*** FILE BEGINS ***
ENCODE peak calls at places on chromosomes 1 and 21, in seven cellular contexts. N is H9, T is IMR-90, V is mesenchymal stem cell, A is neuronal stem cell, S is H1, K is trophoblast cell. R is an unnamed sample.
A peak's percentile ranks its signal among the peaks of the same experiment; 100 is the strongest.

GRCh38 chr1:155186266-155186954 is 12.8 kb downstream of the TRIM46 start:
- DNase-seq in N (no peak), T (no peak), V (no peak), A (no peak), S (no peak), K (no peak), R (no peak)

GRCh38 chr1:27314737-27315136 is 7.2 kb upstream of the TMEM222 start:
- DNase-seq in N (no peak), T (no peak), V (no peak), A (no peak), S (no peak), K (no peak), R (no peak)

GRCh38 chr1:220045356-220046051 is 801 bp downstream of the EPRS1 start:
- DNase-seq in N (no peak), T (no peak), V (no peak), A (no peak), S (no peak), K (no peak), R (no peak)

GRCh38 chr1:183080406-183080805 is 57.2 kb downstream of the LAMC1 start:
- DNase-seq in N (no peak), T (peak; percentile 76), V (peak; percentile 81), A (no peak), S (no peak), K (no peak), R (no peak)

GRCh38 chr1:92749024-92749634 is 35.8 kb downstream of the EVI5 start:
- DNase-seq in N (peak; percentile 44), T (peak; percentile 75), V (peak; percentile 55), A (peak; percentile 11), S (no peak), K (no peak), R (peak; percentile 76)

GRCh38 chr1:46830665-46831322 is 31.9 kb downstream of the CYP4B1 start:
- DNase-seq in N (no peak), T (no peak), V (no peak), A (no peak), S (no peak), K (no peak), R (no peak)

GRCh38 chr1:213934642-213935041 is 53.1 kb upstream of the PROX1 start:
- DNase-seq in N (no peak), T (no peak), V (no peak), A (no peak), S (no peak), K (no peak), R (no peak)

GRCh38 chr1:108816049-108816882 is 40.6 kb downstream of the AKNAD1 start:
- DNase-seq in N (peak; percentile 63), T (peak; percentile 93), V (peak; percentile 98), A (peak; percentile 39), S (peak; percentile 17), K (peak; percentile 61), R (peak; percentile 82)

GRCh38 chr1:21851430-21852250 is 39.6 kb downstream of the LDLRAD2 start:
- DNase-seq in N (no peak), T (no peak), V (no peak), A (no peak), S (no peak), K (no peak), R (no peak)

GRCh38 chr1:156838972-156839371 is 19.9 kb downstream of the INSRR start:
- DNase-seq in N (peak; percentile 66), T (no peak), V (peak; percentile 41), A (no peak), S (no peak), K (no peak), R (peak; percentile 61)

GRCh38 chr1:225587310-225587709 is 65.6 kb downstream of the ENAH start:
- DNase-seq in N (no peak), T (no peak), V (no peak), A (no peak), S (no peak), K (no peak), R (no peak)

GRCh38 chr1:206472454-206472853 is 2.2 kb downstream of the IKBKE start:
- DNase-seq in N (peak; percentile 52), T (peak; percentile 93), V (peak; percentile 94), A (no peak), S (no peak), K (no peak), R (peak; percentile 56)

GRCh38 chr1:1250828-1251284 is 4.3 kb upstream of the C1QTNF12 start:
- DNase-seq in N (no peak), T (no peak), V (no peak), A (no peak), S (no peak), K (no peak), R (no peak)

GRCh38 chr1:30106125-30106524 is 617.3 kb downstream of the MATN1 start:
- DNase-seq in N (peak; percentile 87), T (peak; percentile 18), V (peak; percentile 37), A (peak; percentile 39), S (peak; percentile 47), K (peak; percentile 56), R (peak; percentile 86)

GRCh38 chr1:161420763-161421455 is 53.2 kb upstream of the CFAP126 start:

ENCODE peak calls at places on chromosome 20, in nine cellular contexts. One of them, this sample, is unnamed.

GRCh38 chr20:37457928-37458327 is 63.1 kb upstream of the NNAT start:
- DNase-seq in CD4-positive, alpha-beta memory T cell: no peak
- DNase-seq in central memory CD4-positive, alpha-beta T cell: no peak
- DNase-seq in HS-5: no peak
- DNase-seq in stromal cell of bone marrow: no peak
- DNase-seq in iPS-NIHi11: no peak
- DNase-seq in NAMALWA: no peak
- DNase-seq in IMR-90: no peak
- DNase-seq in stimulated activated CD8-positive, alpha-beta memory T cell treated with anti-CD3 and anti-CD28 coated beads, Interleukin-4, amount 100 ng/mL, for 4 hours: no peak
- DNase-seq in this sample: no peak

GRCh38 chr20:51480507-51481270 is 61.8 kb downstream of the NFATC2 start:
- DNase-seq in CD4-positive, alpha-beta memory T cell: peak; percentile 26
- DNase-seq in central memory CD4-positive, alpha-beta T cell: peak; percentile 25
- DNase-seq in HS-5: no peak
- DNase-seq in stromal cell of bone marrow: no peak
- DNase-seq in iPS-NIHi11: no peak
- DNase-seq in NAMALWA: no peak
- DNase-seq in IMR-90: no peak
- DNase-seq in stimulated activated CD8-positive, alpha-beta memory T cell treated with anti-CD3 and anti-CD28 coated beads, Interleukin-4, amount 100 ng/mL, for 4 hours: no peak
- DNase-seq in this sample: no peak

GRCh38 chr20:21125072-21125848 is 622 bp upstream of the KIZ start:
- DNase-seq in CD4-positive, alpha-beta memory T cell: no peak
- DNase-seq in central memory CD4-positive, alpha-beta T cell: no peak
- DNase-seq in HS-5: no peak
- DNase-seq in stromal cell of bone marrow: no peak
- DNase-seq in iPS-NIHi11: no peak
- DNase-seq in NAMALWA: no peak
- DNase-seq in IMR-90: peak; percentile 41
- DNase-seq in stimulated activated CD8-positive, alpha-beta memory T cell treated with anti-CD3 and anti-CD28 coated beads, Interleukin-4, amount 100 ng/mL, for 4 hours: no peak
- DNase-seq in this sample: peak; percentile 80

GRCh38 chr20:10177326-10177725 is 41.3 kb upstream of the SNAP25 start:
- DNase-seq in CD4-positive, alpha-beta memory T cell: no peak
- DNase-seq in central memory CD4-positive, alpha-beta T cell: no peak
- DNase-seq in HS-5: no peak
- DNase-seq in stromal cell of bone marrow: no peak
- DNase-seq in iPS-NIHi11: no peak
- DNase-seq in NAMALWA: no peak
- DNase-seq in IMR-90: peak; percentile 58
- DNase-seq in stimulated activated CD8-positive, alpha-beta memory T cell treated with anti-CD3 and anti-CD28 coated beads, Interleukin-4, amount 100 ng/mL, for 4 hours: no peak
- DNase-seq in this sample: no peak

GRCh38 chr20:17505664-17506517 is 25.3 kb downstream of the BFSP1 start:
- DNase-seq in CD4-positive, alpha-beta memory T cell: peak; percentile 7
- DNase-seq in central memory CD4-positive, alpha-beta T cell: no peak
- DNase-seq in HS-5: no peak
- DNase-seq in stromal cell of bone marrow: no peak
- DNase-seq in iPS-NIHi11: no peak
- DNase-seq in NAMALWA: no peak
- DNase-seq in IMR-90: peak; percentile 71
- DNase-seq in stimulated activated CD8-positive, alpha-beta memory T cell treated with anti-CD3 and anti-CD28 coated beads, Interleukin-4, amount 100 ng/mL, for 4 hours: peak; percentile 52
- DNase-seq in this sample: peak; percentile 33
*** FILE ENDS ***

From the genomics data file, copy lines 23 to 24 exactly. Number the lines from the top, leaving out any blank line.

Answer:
GRCh38 chr1:225587310-225587709 is 65.6 kb downstream of the ENAH start:
- DNase-seq in N (no peak), T (no peak), V (no peak), A (no peak), S (no peak), K (no peak), R (no peak)